DENVER – Summer forest fires are blazing their way across the forests and grasslands of the American West, with thousands of acres aflame and more fires expected as days get hotter and drier. “It’s summertime,” said Ed Nesselroad, a U.S. Forest Service spokesman, noting that low humidity, high temperatures and summer winds have fanned the flames in a number of western states in recent weeks.
As of late Thursday, fires raged across some 19,000 acres (7,700 hectares) of forests and grassland around the western United States. But the total amount of acreage on fire can rise and fall dramatically as firefighters extinguish one blaze only to be confronted with another.
In southern California, site of some of the nation’s most devastating wildfires, fire fighters were gaining control Thursday of three large blazes that had charred a total of more than 2,800 acres (1,120 hectares), while rain in western Colorado was helping contain a 9,000-acre (3,600-hectare) blaze there.
This week marked the fifth anniversary of the Storm King Mountain fire in western Colorado, the worst single U.S. wildfire disaster in 40 years. Fourteen firefighters perished.
Last year was relatively quiet, with a cool, damp summer keeping fires at bay. But fire control officers say this year’s season could mark a return to tinderbox conditions with a hot summer already underway.
“We’re at the beginning of the western fire season,” said Mike Apicello of the National Interagency Fire Center in Boise, Idaho.
To date, some 1.6 million acres (640,000 hectares) have burned nationwide this fire season, compared with the 10-year-average of 1.16 million acres (460,000 hectares), Apicello said.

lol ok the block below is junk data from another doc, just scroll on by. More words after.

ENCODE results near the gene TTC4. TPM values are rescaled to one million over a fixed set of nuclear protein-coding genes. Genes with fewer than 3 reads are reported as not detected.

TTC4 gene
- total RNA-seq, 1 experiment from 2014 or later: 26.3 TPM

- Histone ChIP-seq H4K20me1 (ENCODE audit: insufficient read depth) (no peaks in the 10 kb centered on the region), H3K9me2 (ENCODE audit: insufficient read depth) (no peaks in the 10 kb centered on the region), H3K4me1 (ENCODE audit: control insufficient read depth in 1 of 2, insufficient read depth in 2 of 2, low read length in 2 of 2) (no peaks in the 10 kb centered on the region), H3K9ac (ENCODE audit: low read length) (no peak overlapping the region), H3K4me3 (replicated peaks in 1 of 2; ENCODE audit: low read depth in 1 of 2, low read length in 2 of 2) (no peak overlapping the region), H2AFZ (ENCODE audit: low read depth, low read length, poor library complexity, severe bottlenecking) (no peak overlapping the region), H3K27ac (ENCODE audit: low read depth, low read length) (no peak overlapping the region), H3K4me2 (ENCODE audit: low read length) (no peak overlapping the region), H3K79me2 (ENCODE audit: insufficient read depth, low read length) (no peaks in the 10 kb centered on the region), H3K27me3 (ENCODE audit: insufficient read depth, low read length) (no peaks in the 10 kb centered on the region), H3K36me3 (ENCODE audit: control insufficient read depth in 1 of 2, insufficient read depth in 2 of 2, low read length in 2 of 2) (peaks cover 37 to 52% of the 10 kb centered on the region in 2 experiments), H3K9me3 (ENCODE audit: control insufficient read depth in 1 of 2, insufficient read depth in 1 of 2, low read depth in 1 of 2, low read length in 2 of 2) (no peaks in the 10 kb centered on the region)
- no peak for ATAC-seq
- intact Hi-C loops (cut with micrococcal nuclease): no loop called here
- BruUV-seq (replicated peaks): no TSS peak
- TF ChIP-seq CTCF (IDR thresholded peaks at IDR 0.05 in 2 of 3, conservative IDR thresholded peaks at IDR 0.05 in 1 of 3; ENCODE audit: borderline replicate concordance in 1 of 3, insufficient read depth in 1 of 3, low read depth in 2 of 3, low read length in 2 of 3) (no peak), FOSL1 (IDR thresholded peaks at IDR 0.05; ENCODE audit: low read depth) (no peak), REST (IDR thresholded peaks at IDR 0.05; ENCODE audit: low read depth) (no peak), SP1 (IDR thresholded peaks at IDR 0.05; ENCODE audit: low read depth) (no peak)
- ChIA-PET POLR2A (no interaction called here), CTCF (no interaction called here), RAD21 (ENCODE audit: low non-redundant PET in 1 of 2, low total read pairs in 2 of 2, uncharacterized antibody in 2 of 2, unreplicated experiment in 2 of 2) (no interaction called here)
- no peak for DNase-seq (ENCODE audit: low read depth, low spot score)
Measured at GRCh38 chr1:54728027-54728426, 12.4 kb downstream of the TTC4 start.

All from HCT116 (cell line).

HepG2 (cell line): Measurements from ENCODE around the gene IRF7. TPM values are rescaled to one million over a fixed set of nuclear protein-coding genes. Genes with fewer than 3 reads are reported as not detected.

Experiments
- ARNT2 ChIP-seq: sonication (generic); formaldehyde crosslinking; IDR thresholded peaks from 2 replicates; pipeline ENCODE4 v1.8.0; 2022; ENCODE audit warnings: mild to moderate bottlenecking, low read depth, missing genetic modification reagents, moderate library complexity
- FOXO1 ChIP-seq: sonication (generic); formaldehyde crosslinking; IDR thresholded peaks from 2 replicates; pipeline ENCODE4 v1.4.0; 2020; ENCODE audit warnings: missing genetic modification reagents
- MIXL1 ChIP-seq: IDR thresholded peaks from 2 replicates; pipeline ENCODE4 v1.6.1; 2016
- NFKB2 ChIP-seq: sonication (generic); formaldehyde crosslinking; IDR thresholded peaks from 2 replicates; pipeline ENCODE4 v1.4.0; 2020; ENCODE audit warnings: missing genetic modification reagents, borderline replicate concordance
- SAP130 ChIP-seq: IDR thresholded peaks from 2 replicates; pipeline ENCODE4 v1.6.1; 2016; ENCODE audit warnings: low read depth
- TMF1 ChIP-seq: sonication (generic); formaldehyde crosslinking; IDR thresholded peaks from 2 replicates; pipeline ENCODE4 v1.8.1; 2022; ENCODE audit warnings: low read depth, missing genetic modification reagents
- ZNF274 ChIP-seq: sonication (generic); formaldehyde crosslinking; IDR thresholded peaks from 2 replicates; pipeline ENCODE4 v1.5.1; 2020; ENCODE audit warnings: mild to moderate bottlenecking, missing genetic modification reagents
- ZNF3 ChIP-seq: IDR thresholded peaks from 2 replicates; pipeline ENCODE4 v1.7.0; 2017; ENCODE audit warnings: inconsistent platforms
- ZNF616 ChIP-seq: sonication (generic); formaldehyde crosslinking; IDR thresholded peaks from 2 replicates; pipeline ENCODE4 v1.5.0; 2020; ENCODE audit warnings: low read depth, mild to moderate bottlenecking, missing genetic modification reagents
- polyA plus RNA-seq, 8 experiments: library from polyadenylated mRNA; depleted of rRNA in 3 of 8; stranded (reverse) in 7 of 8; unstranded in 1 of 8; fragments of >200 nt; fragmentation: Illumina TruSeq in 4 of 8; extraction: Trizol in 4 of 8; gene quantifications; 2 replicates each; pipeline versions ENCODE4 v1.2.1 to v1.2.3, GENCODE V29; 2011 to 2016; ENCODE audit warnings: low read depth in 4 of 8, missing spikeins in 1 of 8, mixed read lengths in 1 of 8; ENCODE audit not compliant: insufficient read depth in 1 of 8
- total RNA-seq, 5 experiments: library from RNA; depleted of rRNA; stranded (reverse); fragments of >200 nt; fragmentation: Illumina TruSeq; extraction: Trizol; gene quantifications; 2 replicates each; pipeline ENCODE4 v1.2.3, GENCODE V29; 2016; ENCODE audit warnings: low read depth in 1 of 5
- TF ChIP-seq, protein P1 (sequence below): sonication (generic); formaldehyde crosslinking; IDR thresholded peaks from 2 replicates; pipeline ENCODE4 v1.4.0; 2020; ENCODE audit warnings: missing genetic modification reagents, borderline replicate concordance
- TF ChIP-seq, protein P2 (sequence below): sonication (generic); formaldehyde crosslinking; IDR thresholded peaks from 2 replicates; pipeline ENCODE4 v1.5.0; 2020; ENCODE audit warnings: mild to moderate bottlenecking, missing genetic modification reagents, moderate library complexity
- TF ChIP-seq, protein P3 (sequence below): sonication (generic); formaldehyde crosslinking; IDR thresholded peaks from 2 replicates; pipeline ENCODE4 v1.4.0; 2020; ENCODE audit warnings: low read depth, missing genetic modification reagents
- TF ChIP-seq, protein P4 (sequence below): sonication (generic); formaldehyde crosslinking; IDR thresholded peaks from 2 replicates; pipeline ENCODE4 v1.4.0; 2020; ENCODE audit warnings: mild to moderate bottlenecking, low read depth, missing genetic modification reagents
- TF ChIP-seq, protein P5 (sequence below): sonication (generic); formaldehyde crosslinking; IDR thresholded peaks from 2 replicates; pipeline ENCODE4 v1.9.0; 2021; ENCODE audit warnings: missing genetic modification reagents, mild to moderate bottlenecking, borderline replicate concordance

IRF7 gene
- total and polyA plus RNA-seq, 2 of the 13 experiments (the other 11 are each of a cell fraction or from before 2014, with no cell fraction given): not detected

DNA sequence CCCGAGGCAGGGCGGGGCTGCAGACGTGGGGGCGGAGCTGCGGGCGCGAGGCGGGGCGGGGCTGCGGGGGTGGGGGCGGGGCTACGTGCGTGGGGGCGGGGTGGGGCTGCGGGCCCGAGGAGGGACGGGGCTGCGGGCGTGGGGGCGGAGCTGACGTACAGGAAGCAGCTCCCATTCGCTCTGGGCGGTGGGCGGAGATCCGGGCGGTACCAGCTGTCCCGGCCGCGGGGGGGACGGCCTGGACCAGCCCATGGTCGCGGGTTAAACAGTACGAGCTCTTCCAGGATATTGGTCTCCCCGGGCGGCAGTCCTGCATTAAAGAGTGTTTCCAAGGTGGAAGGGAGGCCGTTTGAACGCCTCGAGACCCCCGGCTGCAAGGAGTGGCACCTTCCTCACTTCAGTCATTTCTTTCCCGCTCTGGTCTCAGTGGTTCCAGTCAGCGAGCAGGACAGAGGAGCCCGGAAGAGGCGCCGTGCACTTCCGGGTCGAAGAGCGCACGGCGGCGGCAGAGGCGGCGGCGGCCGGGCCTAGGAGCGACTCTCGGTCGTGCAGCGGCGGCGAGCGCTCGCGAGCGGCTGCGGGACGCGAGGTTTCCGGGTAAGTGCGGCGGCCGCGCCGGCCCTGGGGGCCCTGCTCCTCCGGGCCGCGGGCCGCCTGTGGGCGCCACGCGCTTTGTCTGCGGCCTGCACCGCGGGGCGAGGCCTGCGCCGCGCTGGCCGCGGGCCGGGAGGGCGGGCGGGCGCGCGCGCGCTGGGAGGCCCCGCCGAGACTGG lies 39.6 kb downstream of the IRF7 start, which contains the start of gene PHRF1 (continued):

Fires raged in 1990, 1991, 1994 and 1996, but were less active in 1995, 1997 and last year.
Six large fires are burning in California, Idaho and Oregon, affecting 6,726 acres (2,722 hectares) and 217 wildland fires are burning nearly 12,000 acres (4,800 hectares). But there are also hundreds of small fires burning, the information agency said.
A 61,000-acre (24,400-hectare) grassland fire was contained in Utah this week.
Karen Terrill, an information officer at the California Department of Forestry, said that by early July the state was well up on the average number of wildfires.
“So far this year we’ve had 3,085 wildfires in California. That is up 700 fires over what we would normally expect to have by this time,” Terrill said.
She noted, however, that the total acreage burned was just 19,050 acres (7,700 hectares), more than 10,000 acres (4,000 hectares) below the five year average. She attributed this to rapid firefighting response.
“This tells you we have a lot more (fire) starts out there, and 90 percent of our fires are started by people,” Terrill said. “But we we are also having successful firefighting, by and large. Some of that is contributed to skill, some … to luck.”
Total fires in the United States stand at 50,052, compared with the 10-year-average of 42,163.
In the San Diego area, about 150 firefighters battled a 155-acre (62-hectare) brush fire in a rugged area on the Otay Mountain this week.
The fire, believed to have been started by a camp fire, broke out on Tuesday morning and firefighters used bulldozers and other heavy equipment to try to douse it.
One man was injured – a firefighter who cut his leg while working with a chainsaw.
While the fires in heavily populated California are often started by people, others in the West were sparked by lightning, like two that began last week east of Moab, Utah and west of Grand Junction, Colo., a distance of less than 100 miles (160 km). The two fires became virtually one.